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scribbled by Carina 4/27/2009 10:00:00 AM


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Saturday, April 18, 2009

Getting to know you - Maru

Hola, it is time for another interview. This time with a little twist - the answers are in Spanish. My new friend Maru is very creative, and I wanted to feature her here on the blog. But because she is not so comfortable with writing in English I just told her, don't worry (be happy), just write it in Spanish, it's all good.

So, my apologies to those of you who don't understand any Spanish at all. ;-)

Your name
Mariana Guerra alias ”Maru” :: blog ::

Where in the world are you?
Vivo en Ciudad Jardin,una localidad del Gran Buenos Aires...Argentina

Briefly describe yourself and what you make
Soy una persona muy inquieta y activa, me dedico mucho a mis tres hijos, Manuela,Tomás y Francisco, a mi pareja Carlos y a mis mascotas y casa...pero tambien me dedico a mi profesion, soy tecnica en jardineria, por lo tanto trabajo temporalmente en jardines particulares y en el diseño de los mismos...pero, lo que mas me gusta son las actividades manuales, siempre estoy o tejiendo, cosiendo, pintando o dibujando!!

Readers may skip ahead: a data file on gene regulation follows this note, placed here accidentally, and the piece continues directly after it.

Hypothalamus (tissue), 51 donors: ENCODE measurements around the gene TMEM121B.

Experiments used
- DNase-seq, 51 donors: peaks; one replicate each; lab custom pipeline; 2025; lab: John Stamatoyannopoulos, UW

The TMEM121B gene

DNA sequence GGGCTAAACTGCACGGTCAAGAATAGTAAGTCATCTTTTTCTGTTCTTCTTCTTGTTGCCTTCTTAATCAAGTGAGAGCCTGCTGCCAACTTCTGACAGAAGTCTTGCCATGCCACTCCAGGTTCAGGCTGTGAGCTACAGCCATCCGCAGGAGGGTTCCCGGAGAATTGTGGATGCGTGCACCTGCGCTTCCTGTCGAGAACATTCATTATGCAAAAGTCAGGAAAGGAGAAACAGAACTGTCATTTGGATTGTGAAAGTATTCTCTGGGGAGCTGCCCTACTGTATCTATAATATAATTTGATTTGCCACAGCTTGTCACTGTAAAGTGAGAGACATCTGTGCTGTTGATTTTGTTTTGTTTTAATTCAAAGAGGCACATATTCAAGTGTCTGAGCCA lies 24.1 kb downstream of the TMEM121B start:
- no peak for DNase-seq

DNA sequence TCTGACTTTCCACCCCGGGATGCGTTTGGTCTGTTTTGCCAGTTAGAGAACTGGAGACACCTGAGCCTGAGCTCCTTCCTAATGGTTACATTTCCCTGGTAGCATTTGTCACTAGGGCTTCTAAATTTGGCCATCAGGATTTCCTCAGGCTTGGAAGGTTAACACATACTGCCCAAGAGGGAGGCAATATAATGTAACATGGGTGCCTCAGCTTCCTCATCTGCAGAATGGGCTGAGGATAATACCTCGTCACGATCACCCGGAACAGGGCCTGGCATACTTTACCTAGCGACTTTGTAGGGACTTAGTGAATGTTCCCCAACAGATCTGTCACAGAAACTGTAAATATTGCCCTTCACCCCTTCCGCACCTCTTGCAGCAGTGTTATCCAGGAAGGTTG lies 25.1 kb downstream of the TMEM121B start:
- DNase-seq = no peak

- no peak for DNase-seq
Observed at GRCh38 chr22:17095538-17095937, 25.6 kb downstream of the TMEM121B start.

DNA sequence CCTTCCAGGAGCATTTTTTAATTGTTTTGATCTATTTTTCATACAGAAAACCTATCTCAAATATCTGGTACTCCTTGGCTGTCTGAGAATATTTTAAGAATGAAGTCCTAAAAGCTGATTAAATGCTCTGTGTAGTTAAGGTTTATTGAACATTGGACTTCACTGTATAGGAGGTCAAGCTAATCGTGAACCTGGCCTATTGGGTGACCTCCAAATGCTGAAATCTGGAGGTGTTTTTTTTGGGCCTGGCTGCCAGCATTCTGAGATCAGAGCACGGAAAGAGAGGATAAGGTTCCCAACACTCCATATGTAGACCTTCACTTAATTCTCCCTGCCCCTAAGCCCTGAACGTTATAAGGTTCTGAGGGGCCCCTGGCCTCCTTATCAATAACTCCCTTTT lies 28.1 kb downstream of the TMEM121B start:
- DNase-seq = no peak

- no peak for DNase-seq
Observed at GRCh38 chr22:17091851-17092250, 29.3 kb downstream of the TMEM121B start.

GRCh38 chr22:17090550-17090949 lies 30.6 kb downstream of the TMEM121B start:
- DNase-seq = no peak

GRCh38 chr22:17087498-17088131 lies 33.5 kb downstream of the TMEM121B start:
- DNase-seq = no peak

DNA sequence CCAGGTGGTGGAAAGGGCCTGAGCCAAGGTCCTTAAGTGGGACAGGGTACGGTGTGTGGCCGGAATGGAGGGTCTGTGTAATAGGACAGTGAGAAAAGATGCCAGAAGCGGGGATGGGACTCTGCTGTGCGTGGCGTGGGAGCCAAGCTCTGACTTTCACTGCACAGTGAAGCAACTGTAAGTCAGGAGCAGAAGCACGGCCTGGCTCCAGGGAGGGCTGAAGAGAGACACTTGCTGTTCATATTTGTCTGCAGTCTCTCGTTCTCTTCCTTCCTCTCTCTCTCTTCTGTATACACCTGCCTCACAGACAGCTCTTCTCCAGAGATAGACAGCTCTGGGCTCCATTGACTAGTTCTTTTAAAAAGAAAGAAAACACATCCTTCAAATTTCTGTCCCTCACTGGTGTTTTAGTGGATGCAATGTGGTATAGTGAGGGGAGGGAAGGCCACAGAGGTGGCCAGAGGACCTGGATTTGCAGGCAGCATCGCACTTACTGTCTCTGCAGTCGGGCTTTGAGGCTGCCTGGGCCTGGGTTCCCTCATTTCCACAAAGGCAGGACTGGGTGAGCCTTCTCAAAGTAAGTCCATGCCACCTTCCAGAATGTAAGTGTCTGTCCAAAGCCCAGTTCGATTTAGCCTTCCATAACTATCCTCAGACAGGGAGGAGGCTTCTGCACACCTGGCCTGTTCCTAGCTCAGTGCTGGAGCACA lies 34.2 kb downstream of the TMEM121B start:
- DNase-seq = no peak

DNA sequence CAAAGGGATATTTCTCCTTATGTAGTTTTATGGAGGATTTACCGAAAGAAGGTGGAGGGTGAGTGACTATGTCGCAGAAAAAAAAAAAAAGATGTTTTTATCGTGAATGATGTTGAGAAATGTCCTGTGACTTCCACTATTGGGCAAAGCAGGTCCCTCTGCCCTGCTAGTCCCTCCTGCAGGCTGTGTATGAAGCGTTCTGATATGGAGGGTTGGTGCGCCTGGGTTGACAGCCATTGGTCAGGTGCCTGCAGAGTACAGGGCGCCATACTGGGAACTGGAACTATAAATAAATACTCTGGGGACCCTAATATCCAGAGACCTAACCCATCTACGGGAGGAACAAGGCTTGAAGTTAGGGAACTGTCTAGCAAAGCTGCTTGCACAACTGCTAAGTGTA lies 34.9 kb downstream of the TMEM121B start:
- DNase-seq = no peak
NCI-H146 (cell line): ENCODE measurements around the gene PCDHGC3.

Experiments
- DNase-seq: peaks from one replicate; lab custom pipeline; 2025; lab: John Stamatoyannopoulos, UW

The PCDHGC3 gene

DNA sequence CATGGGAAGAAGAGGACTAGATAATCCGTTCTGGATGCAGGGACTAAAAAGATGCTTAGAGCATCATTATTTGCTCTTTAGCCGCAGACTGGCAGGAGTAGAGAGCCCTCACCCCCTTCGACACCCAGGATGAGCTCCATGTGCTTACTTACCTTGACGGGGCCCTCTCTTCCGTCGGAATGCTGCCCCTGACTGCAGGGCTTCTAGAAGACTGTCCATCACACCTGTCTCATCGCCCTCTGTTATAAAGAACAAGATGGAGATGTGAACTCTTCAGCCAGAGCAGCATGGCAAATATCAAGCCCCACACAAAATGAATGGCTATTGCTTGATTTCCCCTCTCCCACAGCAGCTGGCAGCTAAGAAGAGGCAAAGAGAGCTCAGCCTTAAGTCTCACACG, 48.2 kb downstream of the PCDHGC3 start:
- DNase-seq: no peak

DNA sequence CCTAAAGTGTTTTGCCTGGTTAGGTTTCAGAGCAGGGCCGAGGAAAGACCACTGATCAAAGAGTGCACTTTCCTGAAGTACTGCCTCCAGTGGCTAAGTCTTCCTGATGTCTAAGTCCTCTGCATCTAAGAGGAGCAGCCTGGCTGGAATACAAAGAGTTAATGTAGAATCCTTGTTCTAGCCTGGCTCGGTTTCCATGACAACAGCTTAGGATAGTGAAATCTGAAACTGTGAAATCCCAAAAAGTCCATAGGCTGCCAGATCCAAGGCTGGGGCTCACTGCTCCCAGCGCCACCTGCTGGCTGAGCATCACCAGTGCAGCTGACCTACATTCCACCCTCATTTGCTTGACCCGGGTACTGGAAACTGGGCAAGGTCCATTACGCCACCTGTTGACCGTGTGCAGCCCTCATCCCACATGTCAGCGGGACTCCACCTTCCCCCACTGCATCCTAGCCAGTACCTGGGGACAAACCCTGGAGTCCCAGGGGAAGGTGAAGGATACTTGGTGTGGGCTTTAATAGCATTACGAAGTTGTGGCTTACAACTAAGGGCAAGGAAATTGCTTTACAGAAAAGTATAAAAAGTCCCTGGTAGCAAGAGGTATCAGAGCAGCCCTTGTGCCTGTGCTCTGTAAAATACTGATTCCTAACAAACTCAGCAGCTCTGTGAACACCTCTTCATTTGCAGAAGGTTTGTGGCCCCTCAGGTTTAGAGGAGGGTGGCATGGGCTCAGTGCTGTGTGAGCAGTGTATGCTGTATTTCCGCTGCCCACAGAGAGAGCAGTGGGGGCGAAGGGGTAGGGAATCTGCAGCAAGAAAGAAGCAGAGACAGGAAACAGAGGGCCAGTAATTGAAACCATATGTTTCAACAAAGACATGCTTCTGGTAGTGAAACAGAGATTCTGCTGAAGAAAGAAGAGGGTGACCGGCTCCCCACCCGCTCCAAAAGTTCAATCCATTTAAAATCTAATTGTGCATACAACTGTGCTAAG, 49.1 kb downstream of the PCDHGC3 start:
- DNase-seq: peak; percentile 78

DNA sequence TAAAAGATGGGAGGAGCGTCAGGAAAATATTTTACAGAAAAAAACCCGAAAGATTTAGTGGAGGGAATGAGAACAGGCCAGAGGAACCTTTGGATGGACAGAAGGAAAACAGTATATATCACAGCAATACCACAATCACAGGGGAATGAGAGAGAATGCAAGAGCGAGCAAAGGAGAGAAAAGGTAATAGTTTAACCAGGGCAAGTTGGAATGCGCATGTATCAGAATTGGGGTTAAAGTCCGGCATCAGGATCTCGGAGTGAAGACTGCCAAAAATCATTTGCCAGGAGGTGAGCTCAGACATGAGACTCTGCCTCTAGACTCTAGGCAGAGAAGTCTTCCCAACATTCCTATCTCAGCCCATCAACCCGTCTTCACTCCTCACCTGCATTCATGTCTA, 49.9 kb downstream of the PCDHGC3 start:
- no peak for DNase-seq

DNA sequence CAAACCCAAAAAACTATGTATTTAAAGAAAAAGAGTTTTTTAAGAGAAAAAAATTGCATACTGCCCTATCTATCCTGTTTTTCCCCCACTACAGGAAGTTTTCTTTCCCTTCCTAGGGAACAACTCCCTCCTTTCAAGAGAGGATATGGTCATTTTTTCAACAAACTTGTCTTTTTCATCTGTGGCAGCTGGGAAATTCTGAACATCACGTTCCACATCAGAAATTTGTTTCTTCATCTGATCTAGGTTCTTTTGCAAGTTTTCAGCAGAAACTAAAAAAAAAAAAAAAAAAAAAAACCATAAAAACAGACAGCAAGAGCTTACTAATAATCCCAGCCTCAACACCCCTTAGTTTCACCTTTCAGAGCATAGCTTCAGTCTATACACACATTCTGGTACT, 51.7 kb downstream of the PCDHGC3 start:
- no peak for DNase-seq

Who or what inspires you?
No se si tengo una musa inspiradora, pero si se que el estado de animo influye muchisimo para poder iniciar algun proyecto...

Cuando estoy triste ...es dificil que pueda encarar algo...

When / how did you learn?
Yo dibujo y pinto desde muy pequeña,mi papá es dibujante, por lo tanto ...para mi dibujar es como comer o vestirse...y con respecto al crochet y la costura...lo aprendi de mi mamá y de mis tias y de la abuela Matilde...que lo hacia a la perfeccion!!..recuerdo esas tardes de domingo ..tendria 6 años...con mis agujas y ovillos por toda la casa!